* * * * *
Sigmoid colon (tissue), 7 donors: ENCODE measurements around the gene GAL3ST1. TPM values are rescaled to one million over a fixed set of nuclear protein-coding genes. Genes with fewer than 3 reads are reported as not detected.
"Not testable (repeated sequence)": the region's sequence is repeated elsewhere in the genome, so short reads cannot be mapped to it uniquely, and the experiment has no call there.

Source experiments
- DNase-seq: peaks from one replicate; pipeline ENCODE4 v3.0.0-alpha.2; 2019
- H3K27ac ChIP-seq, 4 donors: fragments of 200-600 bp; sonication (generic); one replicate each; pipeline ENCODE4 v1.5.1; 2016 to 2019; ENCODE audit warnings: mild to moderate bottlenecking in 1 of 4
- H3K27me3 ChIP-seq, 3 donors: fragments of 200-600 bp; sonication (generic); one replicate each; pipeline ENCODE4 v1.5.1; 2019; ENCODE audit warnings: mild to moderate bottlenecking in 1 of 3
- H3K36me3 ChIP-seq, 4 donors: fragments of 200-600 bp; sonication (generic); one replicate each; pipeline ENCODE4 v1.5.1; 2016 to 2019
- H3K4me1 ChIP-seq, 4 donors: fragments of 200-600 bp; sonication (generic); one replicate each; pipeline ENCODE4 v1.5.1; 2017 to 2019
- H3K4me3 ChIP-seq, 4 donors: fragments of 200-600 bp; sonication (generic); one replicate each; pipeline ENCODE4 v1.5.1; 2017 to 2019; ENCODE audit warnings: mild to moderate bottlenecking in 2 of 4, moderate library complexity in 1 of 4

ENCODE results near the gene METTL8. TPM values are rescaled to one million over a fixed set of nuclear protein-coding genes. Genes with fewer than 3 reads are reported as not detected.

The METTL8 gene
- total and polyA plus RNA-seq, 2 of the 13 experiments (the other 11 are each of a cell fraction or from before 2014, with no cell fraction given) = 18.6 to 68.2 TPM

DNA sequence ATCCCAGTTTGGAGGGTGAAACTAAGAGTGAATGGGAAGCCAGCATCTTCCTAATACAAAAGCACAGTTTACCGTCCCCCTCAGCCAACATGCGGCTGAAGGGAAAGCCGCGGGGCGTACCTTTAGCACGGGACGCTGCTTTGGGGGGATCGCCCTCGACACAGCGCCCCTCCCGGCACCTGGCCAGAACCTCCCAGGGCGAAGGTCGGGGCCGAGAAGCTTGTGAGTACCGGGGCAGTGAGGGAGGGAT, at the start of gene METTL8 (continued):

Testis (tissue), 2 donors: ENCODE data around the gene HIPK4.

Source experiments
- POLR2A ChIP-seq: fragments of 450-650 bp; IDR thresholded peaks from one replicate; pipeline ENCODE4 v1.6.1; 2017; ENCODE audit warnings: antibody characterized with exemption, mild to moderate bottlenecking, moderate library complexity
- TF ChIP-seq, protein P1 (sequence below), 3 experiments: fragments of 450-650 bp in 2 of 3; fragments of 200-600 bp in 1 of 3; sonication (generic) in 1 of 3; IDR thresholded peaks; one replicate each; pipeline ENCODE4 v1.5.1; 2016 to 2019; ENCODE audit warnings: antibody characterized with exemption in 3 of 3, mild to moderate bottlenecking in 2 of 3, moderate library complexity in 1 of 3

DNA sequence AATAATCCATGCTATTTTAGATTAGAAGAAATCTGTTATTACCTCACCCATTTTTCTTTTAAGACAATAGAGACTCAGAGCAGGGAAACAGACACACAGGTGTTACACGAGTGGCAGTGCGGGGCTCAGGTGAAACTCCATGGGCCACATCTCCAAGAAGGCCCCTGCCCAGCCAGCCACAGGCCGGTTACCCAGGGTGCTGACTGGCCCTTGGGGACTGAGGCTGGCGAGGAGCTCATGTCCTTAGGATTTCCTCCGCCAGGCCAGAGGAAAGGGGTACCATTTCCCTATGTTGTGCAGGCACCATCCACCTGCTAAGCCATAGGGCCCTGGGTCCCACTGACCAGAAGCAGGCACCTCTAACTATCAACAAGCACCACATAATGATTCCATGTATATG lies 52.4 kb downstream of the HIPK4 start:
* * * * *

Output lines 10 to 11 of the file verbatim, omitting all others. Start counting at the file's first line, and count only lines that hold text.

ENCODE results near the gene METTL8. TPM values are rescaled to one million over a fixed set of nuclear protein-coding genes. Genes with fewer than 3 reads are reported as not detected.

The METTL8 gene